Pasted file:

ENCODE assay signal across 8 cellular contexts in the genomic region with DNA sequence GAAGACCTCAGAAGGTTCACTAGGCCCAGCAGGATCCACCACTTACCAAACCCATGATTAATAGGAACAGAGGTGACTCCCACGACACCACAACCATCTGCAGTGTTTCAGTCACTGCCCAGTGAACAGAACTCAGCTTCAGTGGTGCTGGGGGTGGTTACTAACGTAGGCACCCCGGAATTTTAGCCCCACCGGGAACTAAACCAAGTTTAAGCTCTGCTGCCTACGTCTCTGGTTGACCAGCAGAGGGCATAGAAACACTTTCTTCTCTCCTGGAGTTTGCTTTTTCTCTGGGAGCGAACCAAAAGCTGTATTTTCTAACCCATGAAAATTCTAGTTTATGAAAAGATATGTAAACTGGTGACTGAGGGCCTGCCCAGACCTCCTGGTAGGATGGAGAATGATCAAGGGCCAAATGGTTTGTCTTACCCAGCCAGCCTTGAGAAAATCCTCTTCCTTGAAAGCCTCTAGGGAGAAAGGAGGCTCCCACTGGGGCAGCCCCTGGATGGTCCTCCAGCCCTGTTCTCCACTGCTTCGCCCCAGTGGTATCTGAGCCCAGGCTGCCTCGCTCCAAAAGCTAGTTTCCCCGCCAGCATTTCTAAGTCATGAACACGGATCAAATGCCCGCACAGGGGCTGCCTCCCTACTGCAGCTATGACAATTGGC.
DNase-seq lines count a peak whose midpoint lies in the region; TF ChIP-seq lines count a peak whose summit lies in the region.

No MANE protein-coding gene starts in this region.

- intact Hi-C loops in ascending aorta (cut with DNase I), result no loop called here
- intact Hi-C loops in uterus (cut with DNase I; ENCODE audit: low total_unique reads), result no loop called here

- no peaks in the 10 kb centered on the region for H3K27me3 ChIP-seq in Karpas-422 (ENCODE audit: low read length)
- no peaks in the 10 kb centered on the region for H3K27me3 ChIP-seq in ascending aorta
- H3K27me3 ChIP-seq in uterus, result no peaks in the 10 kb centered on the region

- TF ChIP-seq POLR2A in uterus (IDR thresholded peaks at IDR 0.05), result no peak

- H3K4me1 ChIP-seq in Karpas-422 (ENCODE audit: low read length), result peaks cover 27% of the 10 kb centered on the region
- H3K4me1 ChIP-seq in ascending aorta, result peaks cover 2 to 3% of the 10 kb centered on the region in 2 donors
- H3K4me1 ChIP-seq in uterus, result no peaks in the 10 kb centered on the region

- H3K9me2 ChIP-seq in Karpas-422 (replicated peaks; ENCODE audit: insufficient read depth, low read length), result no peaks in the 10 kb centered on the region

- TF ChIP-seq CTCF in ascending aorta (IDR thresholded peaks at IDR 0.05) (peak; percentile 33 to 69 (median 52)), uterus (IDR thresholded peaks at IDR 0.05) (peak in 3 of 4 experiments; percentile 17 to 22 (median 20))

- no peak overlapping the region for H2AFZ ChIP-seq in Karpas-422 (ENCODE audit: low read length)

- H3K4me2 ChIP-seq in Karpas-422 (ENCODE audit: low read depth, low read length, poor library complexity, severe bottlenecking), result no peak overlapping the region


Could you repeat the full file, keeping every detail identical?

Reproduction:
ENCODE assay signal across 8 cellular contexts in the genomic region with DNA sequence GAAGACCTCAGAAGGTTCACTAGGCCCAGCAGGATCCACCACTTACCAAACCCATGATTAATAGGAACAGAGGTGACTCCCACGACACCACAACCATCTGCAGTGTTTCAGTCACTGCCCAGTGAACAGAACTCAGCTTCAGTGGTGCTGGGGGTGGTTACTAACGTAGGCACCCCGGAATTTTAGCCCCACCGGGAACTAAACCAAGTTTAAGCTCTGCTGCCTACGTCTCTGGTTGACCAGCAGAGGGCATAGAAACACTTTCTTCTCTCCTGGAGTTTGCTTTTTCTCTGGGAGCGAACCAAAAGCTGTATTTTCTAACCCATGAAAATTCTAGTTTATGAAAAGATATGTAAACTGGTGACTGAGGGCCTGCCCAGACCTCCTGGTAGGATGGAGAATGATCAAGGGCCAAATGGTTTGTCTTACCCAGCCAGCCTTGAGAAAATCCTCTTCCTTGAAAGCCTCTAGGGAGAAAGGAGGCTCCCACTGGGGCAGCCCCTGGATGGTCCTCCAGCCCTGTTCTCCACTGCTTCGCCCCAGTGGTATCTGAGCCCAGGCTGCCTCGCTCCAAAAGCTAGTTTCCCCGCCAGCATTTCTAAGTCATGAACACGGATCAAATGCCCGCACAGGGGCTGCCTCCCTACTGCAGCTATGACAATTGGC.
DNase-seq lines count a peak whose midpoint lies in the region; TF ChIP-seq lines count a peak whose summit lies in the region.

No MANE protein-coding gene starts in this region.

- intact Hi-C loops in ascending aorta (cut with DNase I), result no loop called here
- intact Hi-C loops in uterus (cut with DNase I; ENCODE audit: low total_unique reads), result no loop called here

- no peaks in the 10 kb centered on the region for H3K27me3 ChIP-seq in Karpas-422 (ENCODE audit: low read length)
- no peaks in the 10 kb centered on the region for H3K27me3 ChIP-seq in ascending aorta
- H3K27me3 ChIP-seq in uterus, result no peaks in the 10 kb centered on the region

- TF ChIP-seq POLR2A in uterus (IDR thresholded peaks at IDR 0.05), result no peak

- H3K4me1 ChIP-seq in Karpas-422 (ENCODE audit: low read length), result peaks cover 27% of the 10 kb centered on the region
- H3K4me1 ChIP-seq in ascending aorta, result peaks cover 2 to 3% of the 10 kb centered on the region in 2 donors
- H3K4me1 ChIP-seq in uterus, result no peaks in the 10 kb centered on the region

- H3K9me2 ChIP-seq in Karpas-422 (replicated peaks; ENCODE audit: insufficient read depth, low read length), result no peaks in the 10 kb centered on the region

- TF ChIP-seq CTCF in ascending aorta (IDR thresholded peaks at IDR 0.05) (peak; percentile 33 to 69 (median 52)), uterus (IDR thresholded peaks at IDR 0.05) (peak in 3 of 4 experiments; percentile 17 to 22 (median 20))

- no peak overlapping the region for H2AFZ ChIP-seq in Karpas-422 (ENCODE audit: low read length)

- H3K4me2 ChIP-seq in Karpas-422 (ENCODE audit: low read depth, low read length, poor library complexity, severe bottlenecking), result no peak overlapping the region